If you can invest a small amount of time but come away with a high level of enjoyment, you'll come away extra-satisfied. And what's more, you'll be willing to explore more episodes. They're like bite-sized candies -- a lot of pleasure for a small investment. This is something that Jake & Amir does really well. They never waste much of your time, and while there are some duds, more often than not, you feel like you got your 90 seconds' worth and you might as well watch another one. The most extreme example is the compulsively watchable 5 Second Films, which are basically the web video equivalent of potato chips. Again, some are bad, some are brilliant, but when most of them are at least pretty good and it only takes 8 seconds to watch another one, why not roll the dice a few more times? (And if something is really good, right away, it can even get away with being over 5 minutes.)

I know, I know, this is a lot of words to say that people like videos that are good and don't waste their time, which is blindingly obvious but easier said than done.

With Vlog Star, I've always made an effort to keep the Investment side of the ratio low, at least time-wise -- episodes are consistently 2-3 minutes or less. Where I've faltered, I think, is on the reward side. Season 1 leaned too heavily on the central joke that Nate is a has-been web star, yet it never hit this joke in a big, memorable way, nor did it offer much variation on the concept. What's more, it was pretty uneventful. This grew out of a few attempts at Channel 101 pilots like this and this, where I found that trying to squeeze too much plot into a 5 minute video seemed to leave the comedy without much room to breathe. I came to believe that webisodes based around a single, funny scene could lower the Investment side while raising the Reward side at the same time. The problem with Vlog Star season 1 was that the scenes were just not funny enough. Maybe they had too much room to breathe.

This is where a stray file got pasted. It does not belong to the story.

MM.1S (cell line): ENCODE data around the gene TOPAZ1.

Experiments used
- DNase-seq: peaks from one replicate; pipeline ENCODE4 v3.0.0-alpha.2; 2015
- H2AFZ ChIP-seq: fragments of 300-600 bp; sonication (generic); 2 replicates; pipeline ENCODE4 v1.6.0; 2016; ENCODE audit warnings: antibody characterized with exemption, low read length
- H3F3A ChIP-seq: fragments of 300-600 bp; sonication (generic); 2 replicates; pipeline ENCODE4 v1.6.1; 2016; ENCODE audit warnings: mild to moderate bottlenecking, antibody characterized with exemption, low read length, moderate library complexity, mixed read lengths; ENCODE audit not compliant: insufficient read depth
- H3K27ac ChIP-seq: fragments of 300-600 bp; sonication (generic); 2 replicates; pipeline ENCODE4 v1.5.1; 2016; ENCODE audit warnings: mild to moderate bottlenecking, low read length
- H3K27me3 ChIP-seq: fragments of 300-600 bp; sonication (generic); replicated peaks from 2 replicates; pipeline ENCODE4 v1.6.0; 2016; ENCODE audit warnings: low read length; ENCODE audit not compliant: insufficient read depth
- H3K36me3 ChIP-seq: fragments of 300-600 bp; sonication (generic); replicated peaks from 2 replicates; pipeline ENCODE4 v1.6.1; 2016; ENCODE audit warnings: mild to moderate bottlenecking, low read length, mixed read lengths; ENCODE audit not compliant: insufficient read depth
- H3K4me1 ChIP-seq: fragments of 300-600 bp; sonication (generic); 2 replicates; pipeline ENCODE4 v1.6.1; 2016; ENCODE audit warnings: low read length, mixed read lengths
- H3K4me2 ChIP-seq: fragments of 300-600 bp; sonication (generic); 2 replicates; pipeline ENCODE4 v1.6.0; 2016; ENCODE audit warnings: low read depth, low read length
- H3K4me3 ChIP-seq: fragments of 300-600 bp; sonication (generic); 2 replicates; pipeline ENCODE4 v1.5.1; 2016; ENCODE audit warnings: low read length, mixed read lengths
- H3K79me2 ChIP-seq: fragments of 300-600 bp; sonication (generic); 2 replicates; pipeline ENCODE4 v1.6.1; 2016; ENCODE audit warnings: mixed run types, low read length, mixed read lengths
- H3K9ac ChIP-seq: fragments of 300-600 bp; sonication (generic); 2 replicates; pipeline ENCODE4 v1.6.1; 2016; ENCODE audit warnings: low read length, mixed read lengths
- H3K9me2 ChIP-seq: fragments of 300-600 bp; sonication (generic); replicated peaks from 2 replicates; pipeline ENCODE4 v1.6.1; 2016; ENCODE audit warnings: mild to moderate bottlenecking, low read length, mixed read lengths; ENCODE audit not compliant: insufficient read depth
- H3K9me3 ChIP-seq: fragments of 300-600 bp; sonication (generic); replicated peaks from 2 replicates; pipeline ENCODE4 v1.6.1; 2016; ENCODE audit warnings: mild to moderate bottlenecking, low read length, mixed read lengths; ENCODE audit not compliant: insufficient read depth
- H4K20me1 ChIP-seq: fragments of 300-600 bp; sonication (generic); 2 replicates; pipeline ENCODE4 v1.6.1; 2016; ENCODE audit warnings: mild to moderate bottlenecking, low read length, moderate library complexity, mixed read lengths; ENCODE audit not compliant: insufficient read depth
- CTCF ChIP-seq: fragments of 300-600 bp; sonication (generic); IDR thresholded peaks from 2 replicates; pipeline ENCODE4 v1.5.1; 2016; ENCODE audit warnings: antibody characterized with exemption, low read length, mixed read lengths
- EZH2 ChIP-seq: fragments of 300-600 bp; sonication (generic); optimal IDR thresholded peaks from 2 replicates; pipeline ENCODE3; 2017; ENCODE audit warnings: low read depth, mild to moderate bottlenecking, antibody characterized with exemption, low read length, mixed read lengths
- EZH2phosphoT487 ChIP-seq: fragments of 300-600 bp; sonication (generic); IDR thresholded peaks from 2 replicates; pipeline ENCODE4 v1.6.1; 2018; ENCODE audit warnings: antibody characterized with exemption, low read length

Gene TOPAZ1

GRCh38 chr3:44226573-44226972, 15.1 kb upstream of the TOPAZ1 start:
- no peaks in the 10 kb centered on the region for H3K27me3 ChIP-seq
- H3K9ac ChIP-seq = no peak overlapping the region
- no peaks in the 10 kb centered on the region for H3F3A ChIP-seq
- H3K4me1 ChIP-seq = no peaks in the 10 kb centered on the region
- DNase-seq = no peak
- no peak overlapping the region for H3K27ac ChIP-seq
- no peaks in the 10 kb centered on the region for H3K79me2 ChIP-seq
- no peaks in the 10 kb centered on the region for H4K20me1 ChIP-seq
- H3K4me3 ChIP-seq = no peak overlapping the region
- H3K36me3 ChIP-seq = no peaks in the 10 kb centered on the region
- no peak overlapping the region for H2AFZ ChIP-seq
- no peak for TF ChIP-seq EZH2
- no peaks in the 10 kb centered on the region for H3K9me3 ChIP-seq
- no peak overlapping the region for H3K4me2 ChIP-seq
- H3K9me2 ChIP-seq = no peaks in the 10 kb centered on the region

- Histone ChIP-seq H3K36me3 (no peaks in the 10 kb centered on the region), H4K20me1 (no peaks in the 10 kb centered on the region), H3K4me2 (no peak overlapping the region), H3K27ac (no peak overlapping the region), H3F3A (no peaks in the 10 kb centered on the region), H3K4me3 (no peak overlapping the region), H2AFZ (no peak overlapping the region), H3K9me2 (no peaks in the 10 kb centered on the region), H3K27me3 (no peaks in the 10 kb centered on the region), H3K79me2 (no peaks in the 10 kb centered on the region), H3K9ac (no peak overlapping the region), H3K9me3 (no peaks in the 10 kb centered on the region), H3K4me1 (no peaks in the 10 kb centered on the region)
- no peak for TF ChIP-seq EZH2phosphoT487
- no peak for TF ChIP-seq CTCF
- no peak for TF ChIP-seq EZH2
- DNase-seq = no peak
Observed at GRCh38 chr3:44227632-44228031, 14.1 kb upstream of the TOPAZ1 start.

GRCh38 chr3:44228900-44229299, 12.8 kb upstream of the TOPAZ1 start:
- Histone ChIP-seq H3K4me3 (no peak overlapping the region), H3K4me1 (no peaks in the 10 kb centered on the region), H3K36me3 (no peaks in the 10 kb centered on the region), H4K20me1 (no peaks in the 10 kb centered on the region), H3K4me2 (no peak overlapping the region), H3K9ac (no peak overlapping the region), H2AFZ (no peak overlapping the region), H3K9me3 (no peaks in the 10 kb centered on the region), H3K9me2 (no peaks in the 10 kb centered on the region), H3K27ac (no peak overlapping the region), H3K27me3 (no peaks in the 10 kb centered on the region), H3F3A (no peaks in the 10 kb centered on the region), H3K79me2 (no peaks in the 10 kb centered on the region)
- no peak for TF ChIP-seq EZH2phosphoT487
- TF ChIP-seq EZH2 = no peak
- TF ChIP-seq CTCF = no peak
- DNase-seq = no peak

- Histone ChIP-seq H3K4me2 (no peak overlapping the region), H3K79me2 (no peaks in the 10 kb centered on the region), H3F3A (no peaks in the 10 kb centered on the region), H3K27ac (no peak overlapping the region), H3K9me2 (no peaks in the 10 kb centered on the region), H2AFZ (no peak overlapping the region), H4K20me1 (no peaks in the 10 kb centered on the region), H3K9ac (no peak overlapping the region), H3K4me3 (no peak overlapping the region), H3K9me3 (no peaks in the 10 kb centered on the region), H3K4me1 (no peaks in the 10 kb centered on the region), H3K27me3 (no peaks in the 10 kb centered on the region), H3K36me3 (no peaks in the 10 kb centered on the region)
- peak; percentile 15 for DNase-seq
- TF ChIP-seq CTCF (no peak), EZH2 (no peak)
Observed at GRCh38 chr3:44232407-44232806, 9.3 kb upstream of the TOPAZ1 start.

With season 2 I attempted to correct the problem of the show's uneventfulness. You might notice that there is a much stronger story arc informing the season, especially at the beginning and end. The problem I found here was that we ended up with too many episodes that were basically just connective tissue for the story arcs, but with little comic meat of their own. My favorite episodes from season 2 are the standalones like "Arm Run Over By Car" or the mini-arcs, like the cup-stacking/juggling episodes or the Road Trip arc. These, I think, are a good way to inject story without bogging things down with scenes that are purely functional or turning things into a soap opera that ask too much of viewers.

(An example of a series I think has the soap opera problem is Break a Leg, a very well-made show that aspires to the Arrested Development style and builds an intricate comic universe that diverges from reality to the point that it's kind of impenetrable after the first few episodes. In spite of that, it's pretty successful as web series go, and seems to have helped its creators find further work in the field, so what do I know? My point is I have trouble getting into it because it starts to feel like work.)

Yes, I am aware of the irony that the Investment/Reward ratio of this blog post is astonishingly low.

My point? I guess it's that I'm still working at this, and trying not to get discouraged that I'm such a slow learner. More Vlog Star episodes are on their way, and if you don't notice a difference, it's not for a lack of overthinking. The goal this season is to further refine the all important Investment/Reward ratio. I'm trying to make things more accessible -- more stand-alone episodes, less exposition, something that you can jump in and watch without being caught up on 20+ previous episodes -- and funnier -- which is a constant battle against my rusty and limited performing ability.

Enjoy the new season! I hope it's good.